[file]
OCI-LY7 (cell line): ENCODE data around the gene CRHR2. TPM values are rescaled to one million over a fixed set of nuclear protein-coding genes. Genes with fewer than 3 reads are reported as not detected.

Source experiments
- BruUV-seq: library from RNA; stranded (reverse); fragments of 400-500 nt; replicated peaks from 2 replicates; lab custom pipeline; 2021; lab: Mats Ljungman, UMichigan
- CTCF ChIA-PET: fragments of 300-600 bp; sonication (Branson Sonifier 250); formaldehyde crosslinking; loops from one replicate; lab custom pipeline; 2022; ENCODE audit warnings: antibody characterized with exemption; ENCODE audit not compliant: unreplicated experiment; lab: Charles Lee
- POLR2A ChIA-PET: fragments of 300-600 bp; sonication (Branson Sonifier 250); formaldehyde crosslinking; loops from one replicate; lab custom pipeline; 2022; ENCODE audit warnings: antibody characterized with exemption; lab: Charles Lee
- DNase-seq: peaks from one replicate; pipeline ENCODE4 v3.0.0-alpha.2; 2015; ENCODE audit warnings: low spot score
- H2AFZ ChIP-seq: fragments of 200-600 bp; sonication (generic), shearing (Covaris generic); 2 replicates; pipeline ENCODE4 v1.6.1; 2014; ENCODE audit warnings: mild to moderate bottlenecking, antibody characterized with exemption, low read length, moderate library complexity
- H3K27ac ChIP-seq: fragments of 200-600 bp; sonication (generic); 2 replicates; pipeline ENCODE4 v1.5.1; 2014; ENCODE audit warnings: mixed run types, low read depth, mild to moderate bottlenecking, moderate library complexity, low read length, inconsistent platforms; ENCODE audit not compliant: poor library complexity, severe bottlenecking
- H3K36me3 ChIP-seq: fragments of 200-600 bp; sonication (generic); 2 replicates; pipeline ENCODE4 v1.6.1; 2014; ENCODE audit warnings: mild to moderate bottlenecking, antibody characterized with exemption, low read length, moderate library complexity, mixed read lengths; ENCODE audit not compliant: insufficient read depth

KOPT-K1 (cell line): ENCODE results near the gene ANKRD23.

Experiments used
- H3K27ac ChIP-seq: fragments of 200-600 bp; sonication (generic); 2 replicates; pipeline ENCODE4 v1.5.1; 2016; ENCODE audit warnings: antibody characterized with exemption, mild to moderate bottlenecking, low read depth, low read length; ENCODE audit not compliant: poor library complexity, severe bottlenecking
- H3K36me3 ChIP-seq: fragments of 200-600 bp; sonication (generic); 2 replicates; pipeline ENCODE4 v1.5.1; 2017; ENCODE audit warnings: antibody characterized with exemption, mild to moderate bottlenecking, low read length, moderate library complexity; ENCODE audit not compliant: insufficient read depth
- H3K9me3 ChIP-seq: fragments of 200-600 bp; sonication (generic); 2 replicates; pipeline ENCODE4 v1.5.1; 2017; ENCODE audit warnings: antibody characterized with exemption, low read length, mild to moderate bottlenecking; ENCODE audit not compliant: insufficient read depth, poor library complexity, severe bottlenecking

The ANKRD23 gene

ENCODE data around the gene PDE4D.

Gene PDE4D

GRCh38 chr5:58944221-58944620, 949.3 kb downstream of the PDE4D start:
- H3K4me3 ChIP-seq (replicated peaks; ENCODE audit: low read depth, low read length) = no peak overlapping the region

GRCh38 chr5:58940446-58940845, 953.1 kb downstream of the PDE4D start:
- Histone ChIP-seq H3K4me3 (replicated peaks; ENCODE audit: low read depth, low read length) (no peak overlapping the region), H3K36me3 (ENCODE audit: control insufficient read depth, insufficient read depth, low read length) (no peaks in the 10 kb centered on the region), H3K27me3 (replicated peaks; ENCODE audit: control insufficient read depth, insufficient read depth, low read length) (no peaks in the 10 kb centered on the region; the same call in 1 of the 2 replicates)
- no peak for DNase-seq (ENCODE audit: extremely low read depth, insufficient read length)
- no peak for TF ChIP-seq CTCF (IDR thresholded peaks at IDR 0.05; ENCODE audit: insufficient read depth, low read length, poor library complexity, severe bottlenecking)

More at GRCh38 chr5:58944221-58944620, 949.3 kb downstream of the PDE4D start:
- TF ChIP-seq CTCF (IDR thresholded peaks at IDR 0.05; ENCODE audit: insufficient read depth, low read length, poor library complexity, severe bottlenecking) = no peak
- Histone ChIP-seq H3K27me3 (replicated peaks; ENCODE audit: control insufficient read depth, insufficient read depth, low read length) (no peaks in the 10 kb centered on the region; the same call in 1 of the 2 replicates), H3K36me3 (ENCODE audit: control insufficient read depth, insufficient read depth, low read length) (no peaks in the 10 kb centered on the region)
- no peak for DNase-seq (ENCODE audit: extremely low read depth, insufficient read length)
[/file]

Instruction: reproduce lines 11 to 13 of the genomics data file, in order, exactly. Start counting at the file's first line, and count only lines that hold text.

Experiments used
- H3K27ac ChIP-seq: fragments of 200-600 bp; sonication (generic); 2 replicates; pipeline ENCODE4 v1.5.1; 2016; ENCODE audit warnings: antibody characterized with exemption, mild to moderate bottlenecking, low read depth, low read length; ENCODE audit not compliant: poor library complexity, severe bottlenecking
- H3K36me3 ChIP-seq: fragments of 200-600 bp; sonication (generic); 2 replicates; pipeline ENCODE4 v1.5.1; 2017; ENCODE audit warnings: antibody characterized with exemption, mild to moderate bottlenecking, low read length, moderate library complexity; ENCODE audit not compliant: insufficient read depth